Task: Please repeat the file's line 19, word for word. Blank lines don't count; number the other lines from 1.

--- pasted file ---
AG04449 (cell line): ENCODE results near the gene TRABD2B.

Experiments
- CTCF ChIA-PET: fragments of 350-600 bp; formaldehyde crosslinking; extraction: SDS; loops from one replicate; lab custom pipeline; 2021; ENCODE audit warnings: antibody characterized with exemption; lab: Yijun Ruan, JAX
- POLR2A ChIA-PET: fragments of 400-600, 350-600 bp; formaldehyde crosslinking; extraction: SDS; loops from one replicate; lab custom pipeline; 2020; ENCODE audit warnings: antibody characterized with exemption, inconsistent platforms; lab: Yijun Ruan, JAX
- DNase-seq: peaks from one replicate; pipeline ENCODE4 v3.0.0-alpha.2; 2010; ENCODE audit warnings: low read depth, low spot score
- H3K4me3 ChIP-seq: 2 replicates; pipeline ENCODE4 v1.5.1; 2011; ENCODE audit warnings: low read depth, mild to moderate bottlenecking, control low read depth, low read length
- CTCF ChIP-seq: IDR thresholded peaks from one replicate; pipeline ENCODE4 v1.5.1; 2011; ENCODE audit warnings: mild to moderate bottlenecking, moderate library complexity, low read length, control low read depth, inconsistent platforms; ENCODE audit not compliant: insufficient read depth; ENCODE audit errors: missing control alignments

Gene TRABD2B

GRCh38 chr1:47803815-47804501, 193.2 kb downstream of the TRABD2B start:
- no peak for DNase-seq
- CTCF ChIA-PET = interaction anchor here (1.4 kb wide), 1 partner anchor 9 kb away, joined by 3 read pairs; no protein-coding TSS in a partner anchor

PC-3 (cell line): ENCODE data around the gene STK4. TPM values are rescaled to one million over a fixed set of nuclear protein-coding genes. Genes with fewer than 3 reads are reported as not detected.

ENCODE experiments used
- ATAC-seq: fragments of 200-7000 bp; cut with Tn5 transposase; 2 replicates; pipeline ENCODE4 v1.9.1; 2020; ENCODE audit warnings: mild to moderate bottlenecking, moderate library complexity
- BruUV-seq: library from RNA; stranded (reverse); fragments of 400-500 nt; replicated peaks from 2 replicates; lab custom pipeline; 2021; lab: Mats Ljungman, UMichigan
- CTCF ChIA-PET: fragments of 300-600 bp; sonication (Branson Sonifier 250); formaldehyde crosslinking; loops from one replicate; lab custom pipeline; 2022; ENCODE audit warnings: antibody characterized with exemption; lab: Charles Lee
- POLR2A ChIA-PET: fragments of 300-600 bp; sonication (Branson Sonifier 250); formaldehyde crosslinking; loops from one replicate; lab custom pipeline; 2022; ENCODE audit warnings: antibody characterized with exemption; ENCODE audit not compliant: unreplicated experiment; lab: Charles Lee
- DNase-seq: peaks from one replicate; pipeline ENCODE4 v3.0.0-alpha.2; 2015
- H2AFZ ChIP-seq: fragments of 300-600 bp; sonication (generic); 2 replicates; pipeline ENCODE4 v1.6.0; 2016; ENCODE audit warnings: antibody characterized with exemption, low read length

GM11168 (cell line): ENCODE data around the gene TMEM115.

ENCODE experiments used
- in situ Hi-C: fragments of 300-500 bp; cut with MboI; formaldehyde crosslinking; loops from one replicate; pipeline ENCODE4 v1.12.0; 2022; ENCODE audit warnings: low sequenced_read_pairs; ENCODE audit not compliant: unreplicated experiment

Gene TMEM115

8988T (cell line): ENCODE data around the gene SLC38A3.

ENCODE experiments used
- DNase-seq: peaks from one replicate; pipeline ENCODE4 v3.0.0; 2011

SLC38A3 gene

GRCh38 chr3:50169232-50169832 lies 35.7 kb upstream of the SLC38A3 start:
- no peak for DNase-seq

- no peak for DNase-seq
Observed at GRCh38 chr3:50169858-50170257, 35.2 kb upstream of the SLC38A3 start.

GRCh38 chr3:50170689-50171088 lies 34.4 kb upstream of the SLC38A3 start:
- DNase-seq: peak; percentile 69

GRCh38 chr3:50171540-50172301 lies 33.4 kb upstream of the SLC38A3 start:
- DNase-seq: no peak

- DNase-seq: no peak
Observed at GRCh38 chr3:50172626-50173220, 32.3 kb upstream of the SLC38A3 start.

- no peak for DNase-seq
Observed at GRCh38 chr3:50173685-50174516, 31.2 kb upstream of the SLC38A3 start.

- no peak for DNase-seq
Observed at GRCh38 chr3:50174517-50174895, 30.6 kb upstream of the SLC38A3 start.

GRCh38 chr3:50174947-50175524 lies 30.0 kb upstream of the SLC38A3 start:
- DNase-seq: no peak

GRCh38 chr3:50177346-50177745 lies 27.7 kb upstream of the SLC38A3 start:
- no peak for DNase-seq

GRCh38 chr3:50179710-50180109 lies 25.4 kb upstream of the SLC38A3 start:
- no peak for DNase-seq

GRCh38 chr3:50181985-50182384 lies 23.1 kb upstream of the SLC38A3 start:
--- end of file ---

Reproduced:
- H2AFZ ChIP-seq: fragments of 300-600 bp; sonication (generic); 2 replicates; pipeline ENCODE4 v1.6.0; 2016; ENCODE audit warnings: antibody characterized with exemption, low read length